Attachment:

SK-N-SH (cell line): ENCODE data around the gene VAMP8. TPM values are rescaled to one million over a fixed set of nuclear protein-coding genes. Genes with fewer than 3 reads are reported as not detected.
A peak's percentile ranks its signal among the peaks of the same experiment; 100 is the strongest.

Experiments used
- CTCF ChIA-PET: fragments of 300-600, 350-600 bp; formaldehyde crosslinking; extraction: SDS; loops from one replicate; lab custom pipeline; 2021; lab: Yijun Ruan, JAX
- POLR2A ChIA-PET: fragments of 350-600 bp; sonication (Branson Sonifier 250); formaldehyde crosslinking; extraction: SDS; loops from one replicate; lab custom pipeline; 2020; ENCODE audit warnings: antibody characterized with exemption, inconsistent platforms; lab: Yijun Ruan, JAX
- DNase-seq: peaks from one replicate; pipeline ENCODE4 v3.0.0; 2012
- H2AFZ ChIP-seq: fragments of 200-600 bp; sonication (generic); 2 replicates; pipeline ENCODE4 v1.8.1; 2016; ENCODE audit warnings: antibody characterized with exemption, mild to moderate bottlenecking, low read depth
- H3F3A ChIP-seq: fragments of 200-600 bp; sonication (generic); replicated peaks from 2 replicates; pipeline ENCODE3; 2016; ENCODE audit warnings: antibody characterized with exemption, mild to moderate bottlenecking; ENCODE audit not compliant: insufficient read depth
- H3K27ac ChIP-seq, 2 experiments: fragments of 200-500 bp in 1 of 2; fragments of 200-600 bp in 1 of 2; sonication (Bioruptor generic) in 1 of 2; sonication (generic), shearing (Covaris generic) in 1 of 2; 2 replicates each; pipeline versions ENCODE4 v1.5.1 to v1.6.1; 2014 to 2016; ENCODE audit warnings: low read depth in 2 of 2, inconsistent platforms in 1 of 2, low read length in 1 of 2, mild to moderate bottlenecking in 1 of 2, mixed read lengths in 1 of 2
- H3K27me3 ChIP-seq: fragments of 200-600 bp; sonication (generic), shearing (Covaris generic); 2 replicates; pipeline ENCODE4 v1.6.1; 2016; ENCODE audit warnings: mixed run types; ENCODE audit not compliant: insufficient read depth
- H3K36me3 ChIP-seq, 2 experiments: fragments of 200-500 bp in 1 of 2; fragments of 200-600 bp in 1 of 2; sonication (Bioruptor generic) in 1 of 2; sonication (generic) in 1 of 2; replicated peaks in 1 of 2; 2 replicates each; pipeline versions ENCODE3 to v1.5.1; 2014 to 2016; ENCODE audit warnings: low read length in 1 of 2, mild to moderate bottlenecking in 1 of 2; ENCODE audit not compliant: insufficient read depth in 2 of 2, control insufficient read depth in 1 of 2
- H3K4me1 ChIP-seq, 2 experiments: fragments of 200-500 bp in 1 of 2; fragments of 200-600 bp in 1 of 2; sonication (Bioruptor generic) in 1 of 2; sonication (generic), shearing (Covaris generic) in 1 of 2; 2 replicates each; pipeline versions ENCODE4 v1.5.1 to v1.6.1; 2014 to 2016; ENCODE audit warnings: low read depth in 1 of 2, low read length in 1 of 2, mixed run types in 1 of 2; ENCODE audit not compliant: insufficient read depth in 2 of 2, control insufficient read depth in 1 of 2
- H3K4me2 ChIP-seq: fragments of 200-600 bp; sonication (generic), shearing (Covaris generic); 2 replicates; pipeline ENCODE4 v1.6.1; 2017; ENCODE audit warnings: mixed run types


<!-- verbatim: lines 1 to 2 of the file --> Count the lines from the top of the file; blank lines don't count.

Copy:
SK-N-SH (cell line): ENCODE data around the gene VAMP8. TPM values are rescaled to one million over a fixed set of nuclear protein-coding genes. Genes with fewer than 3 reads are reported as not detected.
A peak's percentile ranks its signal among the peaks of the same experiment; 100 is the strongest.